Read Caption
Credit: Villar et al. Science/AAAS

3-D Printer Makes Synthetic Tissues from Watery Drops

In the University of Oxford, Gabriel Villar has created a 3-D printer with a difference. While most such printers create three-dimensional objects by laying down metals or plastics in thin layers, this one prints in watery droplets. And rather than making dolls or artworks or replica dinosaur skulls, it fashions the droplets into something a bit like living tissue.

Each of your cells, whether it’s a neuron or muscle cell, is basically a ball of liquid encased by a membrane. The membrane is made from fat-like molecules called lipids, which line up next to one another to create two layers. And that’s exactly what Villar’s 3-D printer makes—balls of liquid encased by a double-layer of lipids.

Other scientists have already created 3-D printers that spit out human cells in the shape of living tissues, and some have even created facsimiles of entire organs. But Hagan Bayley, who led Villar’s study, thinks that there’s value in creating tissues that look and behave like living ones, but that don’t actually contain any cells. They would probably be cheaper and without any genetic material, you don’t have to worry about controlling growth or division.

View Images
Credit: Villar et al. Science/AAAS

The team’s printer has two nozzles that exude incredibly small droplets, each one just 65 picolitres—65 billionths of a millilitre—in volume. The nozzles “print” the drops into oil at the rate of one per second, laying them down with extreme precision. As each drop settles, it picks up a layer of lipids from the surrounding oil, and the layers of neighbouring drops unite to create a double-layered membrane, just like in our cells.

The printer can lay a drop every second, and create shapes made of up to 35,000 of them. In the diagram below, they’re being printed into a drop of oil, sitting on a metal frame and suspended in some water. It all looks precarious but the drops hold their shape, even after the remaining oil is drawn away. They have the consistency of brains, fat or other soft tissues, and they’ll last for weeks. And by colouring them with dyes, Villar could produce pretty, shiny baubles.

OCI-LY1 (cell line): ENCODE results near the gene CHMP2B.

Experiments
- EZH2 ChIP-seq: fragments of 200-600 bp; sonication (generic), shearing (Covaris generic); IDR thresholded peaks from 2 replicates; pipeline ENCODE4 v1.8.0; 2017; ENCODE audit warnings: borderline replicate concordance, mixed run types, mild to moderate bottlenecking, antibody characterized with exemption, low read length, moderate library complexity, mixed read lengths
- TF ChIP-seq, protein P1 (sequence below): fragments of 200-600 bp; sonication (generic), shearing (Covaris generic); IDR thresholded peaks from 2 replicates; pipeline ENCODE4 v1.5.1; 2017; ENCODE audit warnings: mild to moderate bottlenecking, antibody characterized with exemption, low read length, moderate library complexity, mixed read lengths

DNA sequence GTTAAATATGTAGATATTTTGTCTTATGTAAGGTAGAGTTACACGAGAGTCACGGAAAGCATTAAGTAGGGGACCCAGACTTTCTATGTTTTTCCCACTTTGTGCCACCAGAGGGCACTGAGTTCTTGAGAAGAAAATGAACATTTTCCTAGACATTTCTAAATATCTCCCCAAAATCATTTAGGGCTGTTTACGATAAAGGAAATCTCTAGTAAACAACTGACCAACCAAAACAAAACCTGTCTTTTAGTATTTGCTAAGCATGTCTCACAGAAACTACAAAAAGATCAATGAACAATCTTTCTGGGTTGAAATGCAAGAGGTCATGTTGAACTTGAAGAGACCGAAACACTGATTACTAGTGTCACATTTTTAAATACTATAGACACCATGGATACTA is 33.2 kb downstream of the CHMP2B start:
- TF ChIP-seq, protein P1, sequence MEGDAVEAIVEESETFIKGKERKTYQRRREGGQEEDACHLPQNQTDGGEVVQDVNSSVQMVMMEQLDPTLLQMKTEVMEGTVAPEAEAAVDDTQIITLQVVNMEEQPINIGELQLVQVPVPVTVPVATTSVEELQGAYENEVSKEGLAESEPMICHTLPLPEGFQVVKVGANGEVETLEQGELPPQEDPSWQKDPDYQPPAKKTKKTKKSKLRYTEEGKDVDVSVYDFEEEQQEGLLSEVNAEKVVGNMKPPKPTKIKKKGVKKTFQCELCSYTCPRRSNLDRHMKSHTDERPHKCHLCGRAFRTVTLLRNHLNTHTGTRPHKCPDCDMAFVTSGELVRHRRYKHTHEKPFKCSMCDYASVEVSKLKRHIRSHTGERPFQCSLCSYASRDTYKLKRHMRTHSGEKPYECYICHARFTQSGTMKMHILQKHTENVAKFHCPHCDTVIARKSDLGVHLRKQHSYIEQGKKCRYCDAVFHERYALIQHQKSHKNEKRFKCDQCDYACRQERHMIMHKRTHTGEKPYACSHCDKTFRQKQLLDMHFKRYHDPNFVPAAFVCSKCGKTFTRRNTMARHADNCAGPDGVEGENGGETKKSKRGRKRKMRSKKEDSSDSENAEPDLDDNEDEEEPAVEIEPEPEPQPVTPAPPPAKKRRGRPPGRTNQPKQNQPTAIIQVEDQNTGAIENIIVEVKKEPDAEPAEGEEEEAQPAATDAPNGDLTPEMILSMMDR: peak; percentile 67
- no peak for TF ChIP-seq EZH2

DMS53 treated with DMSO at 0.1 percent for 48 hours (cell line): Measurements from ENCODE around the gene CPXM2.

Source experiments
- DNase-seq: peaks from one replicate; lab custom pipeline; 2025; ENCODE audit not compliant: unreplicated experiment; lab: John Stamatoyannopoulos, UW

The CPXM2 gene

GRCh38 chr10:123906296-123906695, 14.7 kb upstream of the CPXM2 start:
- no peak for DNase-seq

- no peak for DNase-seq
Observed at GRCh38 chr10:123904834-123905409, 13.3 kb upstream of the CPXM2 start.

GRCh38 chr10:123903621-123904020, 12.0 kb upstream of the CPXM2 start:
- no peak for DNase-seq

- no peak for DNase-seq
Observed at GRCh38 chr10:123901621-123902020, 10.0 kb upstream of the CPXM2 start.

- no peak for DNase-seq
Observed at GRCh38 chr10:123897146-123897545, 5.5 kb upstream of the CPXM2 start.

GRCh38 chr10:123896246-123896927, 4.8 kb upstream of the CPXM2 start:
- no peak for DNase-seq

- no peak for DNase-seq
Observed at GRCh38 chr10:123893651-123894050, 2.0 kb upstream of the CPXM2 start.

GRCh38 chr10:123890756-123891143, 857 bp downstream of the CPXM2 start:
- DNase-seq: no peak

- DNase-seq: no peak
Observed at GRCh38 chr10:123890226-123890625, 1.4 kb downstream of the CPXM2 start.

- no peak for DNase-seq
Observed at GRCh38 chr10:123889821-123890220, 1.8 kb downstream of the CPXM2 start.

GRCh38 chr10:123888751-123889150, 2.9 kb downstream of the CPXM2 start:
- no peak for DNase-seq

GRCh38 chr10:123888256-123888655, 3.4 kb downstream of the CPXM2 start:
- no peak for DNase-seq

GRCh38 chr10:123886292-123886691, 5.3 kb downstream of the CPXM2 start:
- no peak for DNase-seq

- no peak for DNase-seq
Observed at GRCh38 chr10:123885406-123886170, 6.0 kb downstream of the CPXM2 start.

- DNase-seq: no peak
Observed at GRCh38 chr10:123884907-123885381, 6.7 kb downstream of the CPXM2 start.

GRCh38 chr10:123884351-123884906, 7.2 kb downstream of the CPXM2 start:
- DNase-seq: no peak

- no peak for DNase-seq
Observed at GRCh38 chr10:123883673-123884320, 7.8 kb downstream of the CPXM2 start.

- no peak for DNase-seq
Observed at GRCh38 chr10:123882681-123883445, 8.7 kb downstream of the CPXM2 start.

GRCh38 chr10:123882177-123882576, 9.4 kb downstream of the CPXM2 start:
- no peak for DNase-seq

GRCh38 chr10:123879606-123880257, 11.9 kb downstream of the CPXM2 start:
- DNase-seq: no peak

View Images
Credit: Villar et al. Science/AAAS

But aesthetics are just the start. The tissues can also do things… like carry currents. Villar loaded some of them with ion channels—little pores that sit in membranes and let charged molecules flow through. In the photo below, the channel-loaded droplets are the green ones, cutting a right-angled path across their translucent neighbours. When Villar touched electrodes to either end of the path, ions flowed through the channels and he registered a current. This mimics some of the properties of a neuron, allowing one end of the tissue to communicate with the other side very quickly and along a fixed path.

Villar could also create tissues that can fold and contract, by printing drops with different salt concentrations. Once they are printed, the saltier drops soak up more water and swell to a greater size. And if two sheets of drops are printed next to each other—one heavily salted and one lightly so—they will automatically coil into a tube. Villar even printed a four-petal flower than folded into a hollow sphere.

View Images
Credit: Villar et al. Science/AAAS

These tissues are the start of something a bit like muscle—that is, if the team can reverse the process and get them to unfold. They also hint at potential applications. A hollow sphere is very hard to print, but if you can get one to fold on its own, you have something that could be very useful in medicine. A sphere, for example, could hold a drug. Better still, two spheres could hold molecules that react together to form a drug, but are too unstable to put in a pill. Load these molecules into different drops and inject them separately into a patient, and you could brew a drug on the spot, where it’s needed.

These applications are far-off, as is the team’s long-term goal of creating tissues that fuse these droplets with actual living cells. Perhaps, with more development, they could even be used to support or replace failing organs.

Reference: Villar, Graham & Bayley. 2013. A Tissue-Like Printed Material. Science http://dx.doi.org/10.1126/science.1229495